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Rouhani Left Toughest Criticism to Last

On the last day of campaigning in the presidential election in Iran, the incumbent, Hassan Rouhani dropped his biggest bombshell yet.

In an unprecedented speech he targeted the institutions that are under the direct supervision of the Supreme Leader, ayatollah Ali Khamenei, and accountable to nobody, but him.

The main targets in Rouhani’s speech, on May 17, in Mashhad were the Islamic Revolutionary Guards Corps (IRGC), Islamic Radio and Television, the judiciary, and Astan Quds Razavi, a religious financial empire run by his closest challenger, Ebrahim Raeisi.

Rouhani, without any elaboration, said Foreign Minister Mohammad Javad Zarif and his deputy Abbas Araghchi received an “unidentified telephone call” pressuring them in the heat of Iran’s negotiations for a nuclear deal with world powers.

In his last campaign speech, Rouhani also referred to the controversial banning of concerts in the holiest Shi’ite city in Iran, Mashhad.

“[Iran] has one leader, one government, and one constitution. We do not want a leader in each province,” he said.

Mashhad’s Friday Prayers Leader Ayatollah Ahmad Alamolhoda, who happens to be Raeisi’s father-in-law, recently criticized public music performances in the holy city. His criticism led to a ban of all concerts in Mashhad.

Furthermore, the incumbent accused his conservative opponents of having a problem with the public and youth in particular.

“You asked people to go outside Mashhad if they were interested in the arts. Now you want to overrun Iran and ask the people to leave. You had problems with the people [I understand], but what is your problem with Ferdowsi? Why did you wipe out his poems?” he said.

Ferdowsi was a 10th-century Persian poet and the author of Shahnameh, or The Book Of The Kings, the world’s longest epic poem created by a single poet. Iranians view the Shanameh as a national epic of their greater historic homeland. Conservatives close to Khamenei, however, do not like the poet or his epic because it’s about mythical kings and knights before Islam and the Arab invasion of Iran.

Rouhani’s reference to banning cultural events in Mashhad led to angry roars from the audience against Al Hoda, the supreme leader’s representative. He asked his supporters to keep calm and avoid negative slogans against the ayatollah or anyone else.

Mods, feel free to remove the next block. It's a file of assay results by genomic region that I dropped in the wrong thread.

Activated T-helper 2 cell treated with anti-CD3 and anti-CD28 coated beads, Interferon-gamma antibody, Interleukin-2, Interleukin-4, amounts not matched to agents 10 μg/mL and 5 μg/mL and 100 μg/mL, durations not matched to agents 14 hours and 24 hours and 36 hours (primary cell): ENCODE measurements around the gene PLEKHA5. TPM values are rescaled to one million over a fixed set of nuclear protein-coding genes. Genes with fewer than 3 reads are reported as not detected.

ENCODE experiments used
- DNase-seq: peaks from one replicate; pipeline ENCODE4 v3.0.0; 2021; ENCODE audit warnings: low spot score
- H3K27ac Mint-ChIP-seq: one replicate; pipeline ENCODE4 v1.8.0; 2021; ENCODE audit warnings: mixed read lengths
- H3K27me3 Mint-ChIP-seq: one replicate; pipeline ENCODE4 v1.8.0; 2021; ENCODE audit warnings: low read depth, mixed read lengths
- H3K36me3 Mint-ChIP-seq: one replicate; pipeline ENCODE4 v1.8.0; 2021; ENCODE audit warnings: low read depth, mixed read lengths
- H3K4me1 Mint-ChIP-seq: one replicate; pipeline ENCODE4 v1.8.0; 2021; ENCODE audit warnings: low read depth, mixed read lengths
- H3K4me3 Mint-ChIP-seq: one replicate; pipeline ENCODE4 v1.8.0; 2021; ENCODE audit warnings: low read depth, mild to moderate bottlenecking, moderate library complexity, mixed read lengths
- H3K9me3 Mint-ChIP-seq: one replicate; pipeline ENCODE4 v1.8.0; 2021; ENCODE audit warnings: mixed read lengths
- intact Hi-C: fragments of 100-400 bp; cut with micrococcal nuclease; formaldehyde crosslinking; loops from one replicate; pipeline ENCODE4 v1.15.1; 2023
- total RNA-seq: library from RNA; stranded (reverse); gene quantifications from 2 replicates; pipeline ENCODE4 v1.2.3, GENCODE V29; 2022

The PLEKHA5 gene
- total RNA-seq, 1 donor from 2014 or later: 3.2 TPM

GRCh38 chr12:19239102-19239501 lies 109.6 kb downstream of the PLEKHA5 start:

The IRGC and its sidekick, Basij [Resistance Forces], were Rouhani’s next target for bitter criticism.

“I have no problems whatsoever with the personnel of the forces, but I want them to respect the Islamic Republic’s founder, Ayatollah Rouhollah Khomeini’s will, and stay out of politics,” he said.

Furthermore, Rouhani called upon the judiciary to discharge its duties in the framework of the constitution.

Criticizing Islamic Radio and TV as he did on Wednesday morning in the city of Ardebil, Rouhani called on his supporters to vote for him and help free the media from the hands of a “gang,” without elaborating further.

The incumbent then went directly for his main challenger, accusing him of hiring buses to take people to his campaign rallies.

“You only know how to hire buses. Later, I am going to send you the bills. The Twelfth government [my next cabinet] will make you accountable,” he said.

Once again, he accused Raeisi of distributing flour and candies, bought by Astan Quds Razavi, to lure people to vote for him.

Retaliating, Raeisi, who was also campaigning in Mashhad, labeled the accusation an “insult” to his supporters.

“You are ignoring the large crowds [gathered at his election rallies],” Raeisi said. He repeated most of his previous criticisms of Rouhani and accused him of ignoring the national interest.

Nevertheless, Rouhani did not waste time ridiculing his opponent.

“You send knife-wielding thugs to tear up my pictures, but why did you raise their wages to 1 million tomans ($300) per hour?” he said.

For the first time, the incumbent revealed that Iran’s team negotiating a nuclear deal with world powers were threatened and pressurized by unidentified sources in the heat of their bargaining.

On May 18, the candidates rest and campaigning ends.

More than 56 million Iranians are eligible to vote in Friday’s presidential election. If none of the candidates wins more than 50 percent of the votes, a run-off will be held on May 26.

Critics of the regime argue that it makes little difference who becomes president, since the elected executive does not control the bulk of important state bodies and institutions. In almost all critical matters, it is the word of Supreme Leader Ayatollah Ali Khamanei, who is not elected by popular vote, that counts.

Rouhani won the last election by a fragile majority of 50.88 percent.